CEFS collaborates with the NC State Agroecology Minor Program and its growing Agroecology Education Farm (AEF), which provides hands-on education about agroecology and sustainable agriculture to NC State students, staff, faculty and the surrounding community.
The Agroecology Education Farm has been in development since 2007, when NC State’s College of Agriculture and Life Sciences dedicated land at the Lake Wheeler Road Field Laboratory in Raleigh. The plot of 6 acres had previously been used for corn and alfalfa silage production.
Patiently yet persistently driving the farm’s development is Dr. Michelle Schroeder-Moreno, an Associate Professor in the Crop Science department at NC State, the Agroecology Program Coordinator, and CEFS’ Assistant Director of Educational Programs. “I envisioned the farm as a place that would bring together NC State students, faculty, staff and community members to learn about sustainable agriculture,” says Dr. Schroeder-Moreno.
In 2014, the farm hired its first full-time farm manager, Alison Reeves. Reeves grew up in Raleigh and graduated from UNC-Asheville with a BS in Environmental Science and from Virginia Tech with an MS in Entomology, with a focus on honey bee health. While at Virginia Tech, Reeves worked as the Dining Services Garden Manager.
That experience will serve Reeves well, as one of the AEF’s goals is to produce fresh, healthy food that can be served on campus at NC State dining halls. “The idea is to extend sustainable agriculture education back to campus through the dining halls. NC State University Dining has been a great partner to work with,” explains Dr. Schroeder-Moreno. In 2013, the farm sold nearly 1000 pounds of produce to NC State University Dining including tomatoes, peppers, melons, okra and herbs.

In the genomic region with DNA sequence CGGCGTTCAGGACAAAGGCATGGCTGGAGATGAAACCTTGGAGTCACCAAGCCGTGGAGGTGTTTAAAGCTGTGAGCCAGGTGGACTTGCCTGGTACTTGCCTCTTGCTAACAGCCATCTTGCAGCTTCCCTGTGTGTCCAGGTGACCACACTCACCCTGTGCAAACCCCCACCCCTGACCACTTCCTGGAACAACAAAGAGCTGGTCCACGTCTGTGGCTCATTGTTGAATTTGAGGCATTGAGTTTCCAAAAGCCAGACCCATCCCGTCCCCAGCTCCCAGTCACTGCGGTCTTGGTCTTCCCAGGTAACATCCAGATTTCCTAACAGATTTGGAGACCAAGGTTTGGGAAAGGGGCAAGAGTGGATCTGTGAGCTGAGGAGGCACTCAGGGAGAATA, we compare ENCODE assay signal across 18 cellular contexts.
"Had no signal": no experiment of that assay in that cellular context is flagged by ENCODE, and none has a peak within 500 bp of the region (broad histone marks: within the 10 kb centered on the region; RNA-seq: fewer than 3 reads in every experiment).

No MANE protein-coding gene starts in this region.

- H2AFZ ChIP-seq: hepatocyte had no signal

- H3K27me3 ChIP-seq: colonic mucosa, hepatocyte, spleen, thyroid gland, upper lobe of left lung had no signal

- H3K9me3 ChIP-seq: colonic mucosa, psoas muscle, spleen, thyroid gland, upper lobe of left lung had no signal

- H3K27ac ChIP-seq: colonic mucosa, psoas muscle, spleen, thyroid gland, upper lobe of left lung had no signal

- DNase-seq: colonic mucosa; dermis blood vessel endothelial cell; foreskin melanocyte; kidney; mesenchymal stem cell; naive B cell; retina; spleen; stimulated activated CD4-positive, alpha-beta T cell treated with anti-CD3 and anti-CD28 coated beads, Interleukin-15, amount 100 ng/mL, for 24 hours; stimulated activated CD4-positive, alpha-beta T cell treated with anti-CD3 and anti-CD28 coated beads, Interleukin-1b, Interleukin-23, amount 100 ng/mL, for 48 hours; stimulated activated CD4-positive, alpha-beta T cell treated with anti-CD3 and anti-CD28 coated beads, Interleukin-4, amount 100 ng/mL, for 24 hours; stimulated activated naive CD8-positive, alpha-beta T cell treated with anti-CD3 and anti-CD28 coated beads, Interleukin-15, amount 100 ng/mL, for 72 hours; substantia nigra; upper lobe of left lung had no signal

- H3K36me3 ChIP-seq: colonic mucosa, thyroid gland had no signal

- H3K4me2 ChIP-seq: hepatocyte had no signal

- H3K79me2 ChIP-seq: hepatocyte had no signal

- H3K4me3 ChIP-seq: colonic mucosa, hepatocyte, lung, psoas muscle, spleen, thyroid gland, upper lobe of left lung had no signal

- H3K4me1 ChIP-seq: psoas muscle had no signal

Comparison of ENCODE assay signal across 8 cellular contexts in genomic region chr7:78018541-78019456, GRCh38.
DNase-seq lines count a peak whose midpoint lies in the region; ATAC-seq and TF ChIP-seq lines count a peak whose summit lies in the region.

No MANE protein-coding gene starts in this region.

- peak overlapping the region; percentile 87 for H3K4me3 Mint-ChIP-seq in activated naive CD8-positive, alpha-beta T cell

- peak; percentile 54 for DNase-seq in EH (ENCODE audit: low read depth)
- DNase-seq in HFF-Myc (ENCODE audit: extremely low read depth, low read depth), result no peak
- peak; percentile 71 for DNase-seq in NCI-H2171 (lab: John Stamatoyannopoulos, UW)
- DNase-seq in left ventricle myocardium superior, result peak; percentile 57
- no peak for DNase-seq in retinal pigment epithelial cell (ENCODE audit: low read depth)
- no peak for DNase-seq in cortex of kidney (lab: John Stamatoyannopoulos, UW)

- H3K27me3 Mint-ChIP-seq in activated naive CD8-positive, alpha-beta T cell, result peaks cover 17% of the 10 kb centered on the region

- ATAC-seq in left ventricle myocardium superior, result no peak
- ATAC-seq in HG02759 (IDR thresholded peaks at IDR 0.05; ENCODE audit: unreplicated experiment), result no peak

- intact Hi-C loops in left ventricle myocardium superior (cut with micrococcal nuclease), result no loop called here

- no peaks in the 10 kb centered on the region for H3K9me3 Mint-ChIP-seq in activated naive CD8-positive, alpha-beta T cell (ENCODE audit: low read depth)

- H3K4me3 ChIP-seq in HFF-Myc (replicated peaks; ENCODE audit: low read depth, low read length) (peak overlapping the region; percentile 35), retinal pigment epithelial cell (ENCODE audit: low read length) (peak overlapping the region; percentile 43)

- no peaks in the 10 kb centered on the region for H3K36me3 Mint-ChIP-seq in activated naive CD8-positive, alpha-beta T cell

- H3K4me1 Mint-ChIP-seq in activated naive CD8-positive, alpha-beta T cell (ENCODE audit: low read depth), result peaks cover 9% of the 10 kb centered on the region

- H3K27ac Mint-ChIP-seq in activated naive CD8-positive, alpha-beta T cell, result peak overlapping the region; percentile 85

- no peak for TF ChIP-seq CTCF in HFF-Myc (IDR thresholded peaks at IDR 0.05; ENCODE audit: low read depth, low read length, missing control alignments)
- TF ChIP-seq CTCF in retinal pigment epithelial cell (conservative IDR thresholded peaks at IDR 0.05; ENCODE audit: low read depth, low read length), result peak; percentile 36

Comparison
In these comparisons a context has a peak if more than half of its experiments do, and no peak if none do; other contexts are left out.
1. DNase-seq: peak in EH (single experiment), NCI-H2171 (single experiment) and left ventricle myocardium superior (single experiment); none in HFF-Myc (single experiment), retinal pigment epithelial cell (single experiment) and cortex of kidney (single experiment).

This year, Reeves hopes to increase both farm’s harvest as well as the amount sold back to campus. “I love working on a farm that is focused on both education and production. Connecting the students to where their food is coming from and creating community connections adds an extra dimension to farming,” she says.
Ready to get your hands dirty? The AEF hosts volunteers on Wednesdays from 3-7 pm and Thursdays from 2-5 pm. Larger volunteer groups can also contact the farm managerto arrange a convenient day and time. For more information, please visit the farm’s Facebook page.
From the September 2014 E-Newsletter